Tag Archive | Newsweek

Stand by me

I read an article in the Oct. 22 Newsweek about how hard it is for 20somethings to find friends who will last through thick and thin.  I keep thinking about the article, by a mother-daughter team, Robin Marantz Henig and Samantha Henig, which says social media makes it harder for young people to form intimate relationships.

I’m sure that’s true. But what has stuck in my mind is the premise that lasting friendships are formed in your 20s. “The friends we make in our 20s are not only BFFs; they’re also our first truly chosen friends, people we discover as a result of our adult decisions – where to live, work, or study – as opposed to our parents’ choices,” the article says.

Most lasting friendships are the ones you make between 22 and 28, according to research cited in the article.

What’s struck me about all this is how it’s so not the case for me. The major lasting friendships of my life were made at almost 3 (Kelly) almost 11 (Pam), 15 (Anita).

Just before my 13th birthday and just after Pam’s we lived at the Indian Hills pool.

At just turned and almost 15, we were a little surlier about having our picture taken on Pam’s parents’ boat.

Granted, I was married young to a man who a. wanted to keep me socially isolated and b. succeeded by being so unpredictable that no one wanted to be around him. (I wrote about that in an earlier post, American Girl.) My sister – and Pam, after she moved back to town – were the only people I could really count on to stand by me in my 20s. Kelly had moved to Northwest Arkansas and was long-distance by then.

My two good friends I made in my 20s both dumped me – one because I remind her of a time in her life she’d rather not remember and the other because she decided to change her lifestyle and I no longer fit in. Both stung, but I understand.

By my 30s I was working and no longer isolated, and as I was turning 33 I met Rhonda, who was turning 30. She’s been around through thick and thin since the day we became friends (which was not the day we met, but soon after).

In our later 30s, Anita and I joyfully reconnected – she’d moved back to Arkansas after her divorce – and we celebrated my 40th birthday together as I was moving toward a divorce.

Then in my 40s I met Jan, Starla, Dauphne, all people I can count on and consider myself lucky to know. At 50, Susan became a stalwart of my life, and just recently, Julia and I re-met – we know we had to have met in a previous life or have some kind of tie, because the connection was instant. We’ve led very different yet bizarrely parallel lives in many ways.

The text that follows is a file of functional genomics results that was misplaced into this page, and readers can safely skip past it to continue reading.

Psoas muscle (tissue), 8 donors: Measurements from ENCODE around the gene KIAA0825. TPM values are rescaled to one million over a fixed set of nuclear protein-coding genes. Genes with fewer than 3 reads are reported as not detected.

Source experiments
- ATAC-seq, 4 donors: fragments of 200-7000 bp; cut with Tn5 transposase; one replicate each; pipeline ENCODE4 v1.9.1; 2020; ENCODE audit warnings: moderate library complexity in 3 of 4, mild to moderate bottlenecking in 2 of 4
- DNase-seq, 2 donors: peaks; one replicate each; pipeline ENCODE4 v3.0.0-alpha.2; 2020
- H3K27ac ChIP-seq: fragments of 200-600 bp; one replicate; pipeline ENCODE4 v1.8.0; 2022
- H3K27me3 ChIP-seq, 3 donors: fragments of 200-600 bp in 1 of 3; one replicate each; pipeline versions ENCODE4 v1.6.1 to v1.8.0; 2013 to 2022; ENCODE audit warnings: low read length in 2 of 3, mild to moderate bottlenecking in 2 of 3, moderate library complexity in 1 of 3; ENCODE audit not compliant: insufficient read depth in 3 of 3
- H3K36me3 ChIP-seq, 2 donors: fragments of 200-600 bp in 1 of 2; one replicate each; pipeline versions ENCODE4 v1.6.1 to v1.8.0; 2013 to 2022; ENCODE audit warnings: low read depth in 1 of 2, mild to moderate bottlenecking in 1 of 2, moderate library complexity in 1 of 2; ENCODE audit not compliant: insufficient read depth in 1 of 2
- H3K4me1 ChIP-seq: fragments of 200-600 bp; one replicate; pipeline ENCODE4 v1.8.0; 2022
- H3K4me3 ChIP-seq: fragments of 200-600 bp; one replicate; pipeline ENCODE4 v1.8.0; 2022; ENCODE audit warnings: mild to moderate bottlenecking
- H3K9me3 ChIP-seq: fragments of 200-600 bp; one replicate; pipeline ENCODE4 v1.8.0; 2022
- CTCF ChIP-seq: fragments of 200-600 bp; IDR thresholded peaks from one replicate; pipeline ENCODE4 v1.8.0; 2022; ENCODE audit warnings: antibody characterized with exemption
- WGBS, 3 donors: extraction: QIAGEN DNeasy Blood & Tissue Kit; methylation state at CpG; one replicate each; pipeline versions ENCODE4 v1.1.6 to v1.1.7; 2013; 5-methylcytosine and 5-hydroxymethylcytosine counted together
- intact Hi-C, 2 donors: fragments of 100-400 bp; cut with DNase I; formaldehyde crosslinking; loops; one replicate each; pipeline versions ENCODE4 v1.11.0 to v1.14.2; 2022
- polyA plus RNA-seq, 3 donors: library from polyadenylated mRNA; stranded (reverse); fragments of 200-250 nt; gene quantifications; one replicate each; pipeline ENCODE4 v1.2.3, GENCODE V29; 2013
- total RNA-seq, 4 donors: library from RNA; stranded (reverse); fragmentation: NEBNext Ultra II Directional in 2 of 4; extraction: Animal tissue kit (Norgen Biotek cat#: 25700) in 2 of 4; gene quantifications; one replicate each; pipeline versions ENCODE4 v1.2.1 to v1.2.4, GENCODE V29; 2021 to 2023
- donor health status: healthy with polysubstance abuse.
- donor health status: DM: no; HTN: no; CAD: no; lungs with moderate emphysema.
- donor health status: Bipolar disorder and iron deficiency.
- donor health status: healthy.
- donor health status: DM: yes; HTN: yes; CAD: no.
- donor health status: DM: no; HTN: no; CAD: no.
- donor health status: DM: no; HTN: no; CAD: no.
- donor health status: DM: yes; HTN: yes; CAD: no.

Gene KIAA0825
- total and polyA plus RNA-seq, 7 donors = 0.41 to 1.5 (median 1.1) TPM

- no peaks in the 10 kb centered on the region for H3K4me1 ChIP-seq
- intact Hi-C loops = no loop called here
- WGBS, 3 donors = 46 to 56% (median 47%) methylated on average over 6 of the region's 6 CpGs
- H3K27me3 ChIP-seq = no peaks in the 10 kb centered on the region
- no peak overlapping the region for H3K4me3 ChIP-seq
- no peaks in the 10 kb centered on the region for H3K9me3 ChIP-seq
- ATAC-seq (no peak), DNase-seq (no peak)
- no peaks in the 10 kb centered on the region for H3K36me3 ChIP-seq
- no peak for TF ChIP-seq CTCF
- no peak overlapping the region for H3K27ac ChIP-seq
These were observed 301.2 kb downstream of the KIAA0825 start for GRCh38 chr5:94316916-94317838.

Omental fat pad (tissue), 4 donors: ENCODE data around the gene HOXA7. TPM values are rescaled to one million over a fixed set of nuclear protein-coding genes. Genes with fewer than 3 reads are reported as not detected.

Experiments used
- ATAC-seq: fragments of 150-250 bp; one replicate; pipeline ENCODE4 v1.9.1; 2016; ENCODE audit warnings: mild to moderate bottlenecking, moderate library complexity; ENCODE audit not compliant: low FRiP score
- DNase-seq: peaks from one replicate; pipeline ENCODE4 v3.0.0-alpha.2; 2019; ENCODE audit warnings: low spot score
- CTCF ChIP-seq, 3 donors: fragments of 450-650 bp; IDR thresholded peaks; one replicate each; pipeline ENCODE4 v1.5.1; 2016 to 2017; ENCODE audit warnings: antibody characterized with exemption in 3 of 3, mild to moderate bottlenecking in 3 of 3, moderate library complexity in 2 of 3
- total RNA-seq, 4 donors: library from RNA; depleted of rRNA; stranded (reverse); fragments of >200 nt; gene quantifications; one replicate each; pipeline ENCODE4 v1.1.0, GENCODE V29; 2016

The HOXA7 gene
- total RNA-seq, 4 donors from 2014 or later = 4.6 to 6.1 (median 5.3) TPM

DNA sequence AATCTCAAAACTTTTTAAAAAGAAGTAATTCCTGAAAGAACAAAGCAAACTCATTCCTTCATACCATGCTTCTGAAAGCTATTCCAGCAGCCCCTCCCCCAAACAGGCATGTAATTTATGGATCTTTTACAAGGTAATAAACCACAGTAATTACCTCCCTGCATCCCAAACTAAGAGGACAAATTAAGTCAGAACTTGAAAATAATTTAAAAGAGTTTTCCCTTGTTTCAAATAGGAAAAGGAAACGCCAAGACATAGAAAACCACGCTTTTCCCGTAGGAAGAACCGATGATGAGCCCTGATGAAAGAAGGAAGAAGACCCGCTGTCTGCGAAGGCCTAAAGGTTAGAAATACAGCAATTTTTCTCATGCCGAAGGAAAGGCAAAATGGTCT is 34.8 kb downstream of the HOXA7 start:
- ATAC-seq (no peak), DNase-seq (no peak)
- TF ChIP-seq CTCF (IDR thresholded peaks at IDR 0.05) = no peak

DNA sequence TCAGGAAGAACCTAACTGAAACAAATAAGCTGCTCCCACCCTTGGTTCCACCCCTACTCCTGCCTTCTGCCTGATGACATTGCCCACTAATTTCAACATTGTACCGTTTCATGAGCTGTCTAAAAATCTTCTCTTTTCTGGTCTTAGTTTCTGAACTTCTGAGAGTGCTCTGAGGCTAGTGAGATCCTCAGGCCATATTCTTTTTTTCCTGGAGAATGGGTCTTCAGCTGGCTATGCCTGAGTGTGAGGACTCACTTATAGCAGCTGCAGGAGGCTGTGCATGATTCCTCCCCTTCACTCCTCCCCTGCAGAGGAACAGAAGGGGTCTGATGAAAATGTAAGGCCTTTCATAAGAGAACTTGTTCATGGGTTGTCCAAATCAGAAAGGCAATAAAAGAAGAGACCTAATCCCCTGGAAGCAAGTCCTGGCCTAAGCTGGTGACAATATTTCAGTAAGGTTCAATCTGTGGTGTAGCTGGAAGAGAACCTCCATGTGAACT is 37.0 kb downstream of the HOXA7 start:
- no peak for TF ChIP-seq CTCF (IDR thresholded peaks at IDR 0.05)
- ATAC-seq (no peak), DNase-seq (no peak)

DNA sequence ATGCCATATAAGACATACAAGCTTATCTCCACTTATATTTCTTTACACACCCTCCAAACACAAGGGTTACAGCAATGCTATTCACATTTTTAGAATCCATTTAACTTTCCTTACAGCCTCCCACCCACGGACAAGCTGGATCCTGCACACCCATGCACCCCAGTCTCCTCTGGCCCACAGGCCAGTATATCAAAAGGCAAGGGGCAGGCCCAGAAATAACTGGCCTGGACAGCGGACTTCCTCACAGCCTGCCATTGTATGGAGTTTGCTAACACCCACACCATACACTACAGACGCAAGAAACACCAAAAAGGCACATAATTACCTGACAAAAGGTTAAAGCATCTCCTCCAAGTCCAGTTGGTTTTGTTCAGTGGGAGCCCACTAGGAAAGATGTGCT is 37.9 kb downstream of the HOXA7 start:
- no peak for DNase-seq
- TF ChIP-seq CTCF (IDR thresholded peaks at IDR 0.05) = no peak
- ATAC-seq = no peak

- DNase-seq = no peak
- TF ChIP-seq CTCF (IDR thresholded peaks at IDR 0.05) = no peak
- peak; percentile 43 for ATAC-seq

Pam and I were just talking today about how that article and how “universal” truths are sometimes not so universal, no matter what research shows. She’d popped in for lunch since she was in from Heber Springs for a yoga workshop.

We can do that popping in and out thing without a hitch, though we never learned to do it like Samantha or Jeanie – but not for lack of trying.

Part of the reason Pam, Anita, Rhonda and I differ from the study is the southern gothic lives we’ve lived, I’m sure. None of us took the “go off to college at 18 and make lasting friendships” route. We all did life the hard way for years.

For Pam and me part of the reason is because we grew up on Blackhawk Road in the wonder years and those friendships never die.

Yes, Pam, I know. I still need to write that book.

My iPhone thought Pam and I needed the soft-lens/cheesecloth effect at 57 …

… but we thought we’d do a “photo-booth close-up” reprise, all noses and teeth like in the old days downtown. We don’t care – we’re just happy to be here and to be together.

Save me

I always like to give credit where it is due, so let me just take a moment to mention that Capital One popped in this week to save me from hackery. Someone used my Visa at 2:20 a.m. to make an iTunes charge of $40, and the watchdogs knew it wasn’t me. 

I awoke that morning to an urgent email asking me to call the fraud department. Since we’re leaving the country next week, Capital One also overnighted me a new card.

Customer service at its finest.

Not very long ago John got the same email when someone had use his Capital One Mastercard to charge $100 at iTunes (I smell a racket), which is especially odd because he never buys anything at iTunes. (Unlike yours truly, who doesn’t want to know what she’s spent.)

Don’t know how they’re doing it, but the iTunes hackers are out there. Beware.

What’s in your wallet?

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The new issue of Newsweek came in the mail to save me from pre-Olympics fatigue. I was already bored with the summer games until the cover shot of Hope Solo reminded me that soccer was a summer game. 

If you haven’t read her story, you should. She’s an amazing athlete and has an interesting life story. And she doesn’t take any crap from anyone, which is a quality hard to come by for some females.

Not to mention she’s beautiful. But not as beautiful as her skills.

She’s a keeper. By that I mean a goalie, if you’re not soccer literate, the one who saves the team from getting scored on. But she’s a keeper, too, if you know what I mean.

And reading about Hope (whom I always want to call Han, as in Solo, another of my faves) reminded me of how much I loved coaching the North Little Rock High School girls soccer team the first three years of its existence.

Saved me from a lot of things as I was going through a tough divorce. And gave me so, so much. I love those girls to this day, especially the left fullback, who happens to be my daughter. She’s the one with all the hair in the photo.

The NLRHS Lady Charging Wildcats, spring 1998

But they were all special, every year.